Exceptionally, Rembrandt coated the copper plate with very thin gold leaf. As already noted, he spent eight or nine years exploring new painting techniques and styles after completing his training. He (or possibly his workshop) probably executed the gilding himself, since this layer seems to have been consciously manipulated. He had previously mastered the technical means to bind the gold to the copper, absorb moisture and avoid other chemical reactions between the metal layers.
The first layer, applied directly onto the copper, is generally – as in any painting – a primer. In line with the common use of red bole gilding in panel painting, and probably in order to cover up irregularities in the beaten copper plate, artists usually used a lead white primer. A thin layer of lead white, of which took on a greenish tinge, applied directly onto the copper, was completely covered with gold leaf.
Earlier technical research on the other two paintings in the series – in The Hague and Stockholm – involved sampling and examination of the paint layers. This research led to the conclusion that a lead white layer (grey, containing charcoal black, some earth pigments and probably smalt) was applied directly onto the copper plate, after which the gold was applied over this primer (Froentjes, 1969, pp. 233ff.).
In the painting Old Woman Praying, X-ray fluorescence spectrography established no detectable elements between copper and gold. The gold leaf was probably not applied with a poliment of white lead or bole. As organic substances cannot be detected by XRF, it is reasonable to assume that the surface was painted in oil. Old recipes for painting technique propose – besides shellac and gum arabic – the use of garlic and onion juice, as well as camphor for better adhesion. The white lead that was found served mainly to lighten the colors in the areas of reflected light, and is only on top of the gold leaf.
The most obvious reason for using an additional metallic layer on the copper support is the artist’s probable intention of integrating the gold tint into the color concept of the picture in order to enhance the luster. Rembrandt’s translucent glazes (madder) and his method of scratching into the wet paint with the tip of the brush handle reveal gold leaf in many parts of the painting. As we can see today, under at least two coats of old varnish, reflection from the metal lends considerably less luminosity than it may be assumed to have had at the time of painting. Subsequent darkening of the colors and their increased opacity, both natural reactions over time, are additional factors for a change in perception. A further reason for the gold ground may have been a purely technical consideration by the artist: the precious metal gold is inert: it does not react with oxygen and thus does not oxidize.
These observations make it clear that Rembrandt’s primary focus was on the variety of technical possibilities offered by gold. For instance, he could use the red-gold nuance to enhance the reflections of highlighted areas. The evidence suggests that he regarded gold as an additional color or illuminant in his compositions. Nevertheless, apart from the increased market value of the painting, one is tempted to associate gold in the painting of the Old Woman Praying with the iconography of the subject. Rembrandt takes up the tradition of the predominantly immaterial quality of gold as a symbol of spirituality, transcendental beauty and hence mythological idealization. Through his use of gold – possibly the material that uniquely epitomizes the duality of sensuous materiality and spiritual immateriality – Rembrandt provides tangible evidence of this ambivalence.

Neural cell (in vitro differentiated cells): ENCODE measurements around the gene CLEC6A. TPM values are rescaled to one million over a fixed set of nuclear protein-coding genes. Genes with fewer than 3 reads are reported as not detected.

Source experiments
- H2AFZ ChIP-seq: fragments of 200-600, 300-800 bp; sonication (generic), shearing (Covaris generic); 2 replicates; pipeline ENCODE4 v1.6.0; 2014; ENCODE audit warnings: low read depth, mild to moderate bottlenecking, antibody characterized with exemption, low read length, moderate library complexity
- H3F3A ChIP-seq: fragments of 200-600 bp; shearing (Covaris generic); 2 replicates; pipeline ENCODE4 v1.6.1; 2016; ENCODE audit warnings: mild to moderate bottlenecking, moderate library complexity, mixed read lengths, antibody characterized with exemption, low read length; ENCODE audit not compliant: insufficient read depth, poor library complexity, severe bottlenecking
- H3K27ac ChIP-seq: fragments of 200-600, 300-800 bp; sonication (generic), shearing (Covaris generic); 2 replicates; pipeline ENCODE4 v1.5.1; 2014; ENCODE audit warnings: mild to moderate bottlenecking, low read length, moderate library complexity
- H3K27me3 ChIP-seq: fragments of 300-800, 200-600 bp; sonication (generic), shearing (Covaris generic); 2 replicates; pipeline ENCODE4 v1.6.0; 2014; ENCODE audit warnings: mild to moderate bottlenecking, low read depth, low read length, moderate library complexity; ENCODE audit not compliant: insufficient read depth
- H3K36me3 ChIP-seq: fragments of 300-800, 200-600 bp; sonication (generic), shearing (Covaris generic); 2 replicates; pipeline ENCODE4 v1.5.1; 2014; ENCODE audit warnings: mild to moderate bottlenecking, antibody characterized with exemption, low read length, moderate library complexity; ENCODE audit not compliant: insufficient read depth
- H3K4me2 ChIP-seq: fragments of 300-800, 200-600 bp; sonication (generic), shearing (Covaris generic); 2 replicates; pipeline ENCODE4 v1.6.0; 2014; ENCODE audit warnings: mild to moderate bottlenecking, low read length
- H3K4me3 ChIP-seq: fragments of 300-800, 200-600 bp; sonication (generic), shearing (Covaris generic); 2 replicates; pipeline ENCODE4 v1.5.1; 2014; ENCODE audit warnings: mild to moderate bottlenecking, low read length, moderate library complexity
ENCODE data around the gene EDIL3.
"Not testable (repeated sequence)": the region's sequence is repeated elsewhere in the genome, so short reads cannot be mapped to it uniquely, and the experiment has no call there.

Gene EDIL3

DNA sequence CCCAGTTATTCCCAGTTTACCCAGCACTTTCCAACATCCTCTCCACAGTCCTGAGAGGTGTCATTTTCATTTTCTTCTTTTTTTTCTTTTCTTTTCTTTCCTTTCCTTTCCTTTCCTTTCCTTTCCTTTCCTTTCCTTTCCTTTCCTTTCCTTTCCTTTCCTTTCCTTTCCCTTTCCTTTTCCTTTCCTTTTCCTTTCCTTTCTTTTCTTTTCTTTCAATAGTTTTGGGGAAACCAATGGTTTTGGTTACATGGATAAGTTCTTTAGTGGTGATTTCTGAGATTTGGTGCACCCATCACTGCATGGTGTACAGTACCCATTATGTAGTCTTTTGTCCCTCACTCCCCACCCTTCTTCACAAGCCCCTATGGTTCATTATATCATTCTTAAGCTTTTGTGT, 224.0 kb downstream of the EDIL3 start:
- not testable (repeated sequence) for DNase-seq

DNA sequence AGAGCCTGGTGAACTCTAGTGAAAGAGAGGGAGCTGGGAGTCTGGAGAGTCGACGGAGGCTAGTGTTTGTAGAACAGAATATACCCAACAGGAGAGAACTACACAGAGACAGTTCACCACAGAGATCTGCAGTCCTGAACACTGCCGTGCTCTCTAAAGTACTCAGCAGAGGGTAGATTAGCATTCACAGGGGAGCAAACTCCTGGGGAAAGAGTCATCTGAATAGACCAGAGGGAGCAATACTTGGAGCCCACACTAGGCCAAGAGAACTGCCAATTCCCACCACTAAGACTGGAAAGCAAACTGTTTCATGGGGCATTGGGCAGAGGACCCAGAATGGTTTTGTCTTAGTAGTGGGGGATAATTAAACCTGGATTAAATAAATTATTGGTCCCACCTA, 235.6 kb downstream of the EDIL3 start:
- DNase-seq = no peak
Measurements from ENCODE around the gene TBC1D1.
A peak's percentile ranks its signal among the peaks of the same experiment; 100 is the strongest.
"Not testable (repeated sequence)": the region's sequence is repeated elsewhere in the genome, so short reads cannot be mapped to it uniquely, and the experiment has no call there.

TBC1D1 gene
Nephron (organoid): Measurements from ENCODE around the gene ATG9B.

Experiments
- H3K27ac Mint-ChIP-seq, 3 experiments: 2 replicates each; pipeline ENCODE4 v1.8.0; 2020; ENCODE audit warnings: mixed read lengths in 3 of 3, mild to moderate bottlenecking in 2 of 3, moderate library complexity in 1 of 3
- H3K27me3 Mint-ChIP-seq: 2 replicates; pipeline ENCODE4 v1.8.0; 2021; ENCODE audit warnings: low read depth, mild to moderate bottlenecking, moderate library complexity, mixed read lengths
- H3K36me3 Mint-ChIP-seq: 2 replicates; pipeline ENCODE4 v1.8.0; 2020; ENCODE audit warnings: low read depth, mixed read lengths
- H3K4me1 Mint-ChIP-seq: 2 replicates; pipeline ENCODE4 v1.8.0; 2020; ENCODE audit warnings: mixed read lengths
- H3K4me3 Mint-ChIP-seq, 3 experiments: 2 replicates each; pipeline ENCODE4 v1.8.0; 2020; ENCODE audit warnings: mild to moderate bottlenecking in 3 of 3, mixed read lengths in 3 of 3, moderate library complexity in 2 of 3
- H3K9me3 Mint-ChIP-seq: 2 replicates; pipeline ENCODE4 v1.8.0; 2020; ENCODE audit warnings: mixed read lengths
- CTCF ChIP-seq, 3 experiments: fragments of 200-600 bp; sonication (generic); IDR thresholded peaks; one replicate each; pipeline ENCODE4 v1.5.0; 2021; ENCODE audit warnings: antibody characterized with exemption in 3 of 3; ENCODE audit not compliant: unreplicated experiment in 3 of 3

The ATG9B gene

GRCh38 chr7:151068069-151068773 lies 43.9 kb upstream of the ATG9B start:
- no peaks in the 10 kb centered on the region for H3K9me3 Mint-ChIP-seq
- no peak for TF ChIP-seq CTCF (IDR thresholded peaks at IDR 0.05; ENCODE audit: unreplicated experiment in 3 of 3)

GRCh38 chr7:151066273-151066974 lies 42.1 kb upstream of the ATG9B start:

The latest results of the XRF examinations, however, show that the gold leaf is missing in a few places. There are three quite distinct points at which the X-rays show no gold coating. When pressing and wiping the thin gold leaf, usually with wool or a rabbit’s foot, gold material would often be accidentally removed. Since no white lead was used in those places, copper can be detected immediately under the paint in the X-ray fluorescence image. The missing gold in the hood, on the left next to the face, seems interesting. Since the area where the gold is missing follows exactly the kidney-shaped form of the shadowed inner side of the hood, and no retouch is perceptible, it seems extremely likely that the gold leaf here was deliberately removed by the artist. If we look at the picture as a whole, we realize that here, next to the light flesh tones – the main focus of the painting – is the deepest black. So what could be more likely than that the gold, used in all the rest of the painting as a light-enhancer, was completely removed here in order to achieve the deepest, dullest black possible, eliminating any light or luster. Thus Rembrandt demonstrates the intensity with which he studied the available materials in order to achieve the best possible rendering of his concept of complex chiaroscuro painting.
Dr. Gabriele Groschner is Research Policy Officer of the Collection of the Residenzgalerie in Salzburg, Austria. She has been a member of CODART since 2015.
Gudrun von Bischoff, Das De Mayerne-Manuskript: die Rezepte der Werkstoffe, Maltechniken und Gemälderestaurierung, München 2004
W. Froentjes, ‘Schilderde Rembrandt op goud’, Oud Holland, vol. 84 (1969), pp. 233-238
Gabriele Groschner, Rembrandt: Behind the Paint, Salzburg 2016
Katharina Uhlir, Michele Gironda, Luca Bombelli, Gabriele Groschner, Martina Griesser, ‘Rembrandt’s Old Woman Praying. A look below the surface using X-ray fluorescence mapping’, in: X-Ray Spectrometry, vol. 48 (2019) no. 4 , pp. 293-302
Ernst van de Wetering, Rembrandt: The Painter at Work, revised edition, Amsterdam 2009